EMMANUEL AKOMAYE AGIM, J.C.A.
Section 211(1) CFRN 1999;
⦿ SOME PROVISIONS
⦿ RELEVANT CASES
The apex court (in Comptroller, Nigerian Prisons Services, Ikoyi, Lagos & Ors v. Dr. Adekanye & Ors (2002) LPELR 891 SC) went ahead to state that there is a presumption of regularity that where any legal practitioner informs the court in any proceedings in court that he has been briefed by the Attorney General to handle the matter for the State, the court must believe him and it is left for the person who objects to the representation by such counsel, to prove otherwise. Furthermore, the apex court held that the communication between the Attorney General as the client and the legal practitioner whom he had briefed is a privileged information which need not be divulged to any person or authority. Hence, there is no requirement that the permission or authority given to the legal practitioner by the Attorney General must be a written fiat which must be tendered in court as evidence of his authorization to handle the matter for the State.
Provost, Lagos State College of Education V. Edun (2004) ALL FWLR (pt. 29) 1628; (2004) 6 NWLR (pt. 870) 476 at 495 496, the apex court stated: “A legal practitioner who is not in the employment of the Ministry of Justice of a State, or not a private legal practitioner briefed to appear in a case, or has no fiat or authorization whether from the Attorney General of the State or from any other authorized public officer to appear in a case, cannot represent the State or any of its public officers in the service of the State sued in his public capacity, without a fiat, such a person cannot appropriately appear for such public officers in the case.”
⦿ NOTABLE DICTA
This court and the apex court had in several decisions stated that where a notice of objection is formally raised or in the brief of argument, the same preliminary objection must be formally moved at the hearing of the appeal, but failing which, the preliminary objection will be deemed as having been abandoned by the objector. – Shaibu Yakubu, J.C.A. ONWUDINJO v. STATE (2014)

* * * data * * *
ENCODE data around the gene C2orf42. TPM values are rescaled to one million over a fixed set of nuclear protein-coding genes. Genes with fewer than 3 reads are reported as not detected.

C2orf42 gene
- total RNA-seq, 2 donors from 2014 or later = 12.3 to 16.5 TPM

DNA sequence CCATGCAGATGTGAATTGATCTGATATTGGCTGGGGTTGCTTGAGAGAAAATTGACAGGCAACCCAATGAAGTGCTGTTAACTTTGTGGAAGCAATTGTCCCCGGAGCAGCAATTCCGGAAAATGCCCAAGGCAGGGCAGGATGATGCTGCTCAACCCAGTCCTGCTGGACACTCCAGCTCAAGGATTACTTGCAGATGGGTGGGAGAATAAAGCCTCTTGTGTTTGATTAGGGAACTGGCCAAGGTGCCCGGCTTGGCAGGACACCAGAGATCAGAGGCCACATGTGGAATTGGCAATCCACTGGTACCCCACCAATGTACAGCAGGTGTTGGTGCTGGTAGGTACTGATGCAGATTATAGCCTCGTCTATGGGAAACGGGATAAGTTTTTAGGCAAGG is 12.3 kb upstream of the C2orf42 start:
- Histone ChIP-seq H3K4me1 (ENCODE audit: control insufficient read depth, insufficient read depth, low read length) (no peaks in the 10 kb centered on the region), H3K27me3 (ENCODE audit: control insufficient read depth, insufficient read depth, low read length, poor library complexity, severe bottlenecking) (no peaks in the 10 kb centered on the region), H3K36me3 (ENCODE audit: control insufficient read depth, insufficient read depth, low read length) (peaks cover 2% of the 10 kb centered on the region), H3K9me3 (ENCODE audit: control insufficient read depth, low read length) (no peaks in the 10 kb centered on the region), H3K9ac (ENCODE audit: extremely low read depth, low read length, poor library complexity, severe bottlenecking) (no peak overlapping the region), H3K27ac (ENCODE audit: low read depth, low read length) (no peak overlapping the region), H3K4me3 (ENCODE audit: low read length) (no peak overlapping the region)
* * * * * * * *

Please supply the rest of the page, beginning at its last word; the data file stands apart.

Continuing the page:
There has been a paradigm shift from technicality to the doing of substantial justice with respect particularly to the formulation and consideration of grounds of appeal, in recent years, such that once the complaint of the appellant in a ground of appeal is understood and the other party is not misled by it, the ground of appeal would be taken and accepted as a good ground of appeal. – Shaibu Yakubu, J.C.A. ONWUDINJO v. STATE (2014)
With respect to the issues formulated for determination by the appellant’s counsel, the first thing that caught my attention and which the respondent’s counsel amazingly did not see, is that the issues are proliferated. How can four issues be distilled from a sole ground of appeal? This is bad and unacceptable. The apex court and this court have in a bagful of authorities stated and re-echoed that it is wrong to distill even two issues from a ground of appeal not to talk of four issues from a ground of appeal. – Shaibu Yakubu, J.C.A. ONWUDINJO v. STATE (2014)
I must state that the submissions of both learned counsel herein, contained in their respective briefs of argument are quite trenchant, well researched and commendable. That is how it should be. – Shaibu Yakubu, J.C.A. ONWUDINJO v. STATE (2014)
The law is well settled that the court, in its adjudicatory duties, will not read into any law, what was not expressly stated in the Constitution, statute or any enactment. – Shaibu Yakubu, J.C.A. ONWUDINJO v. STATE (2014)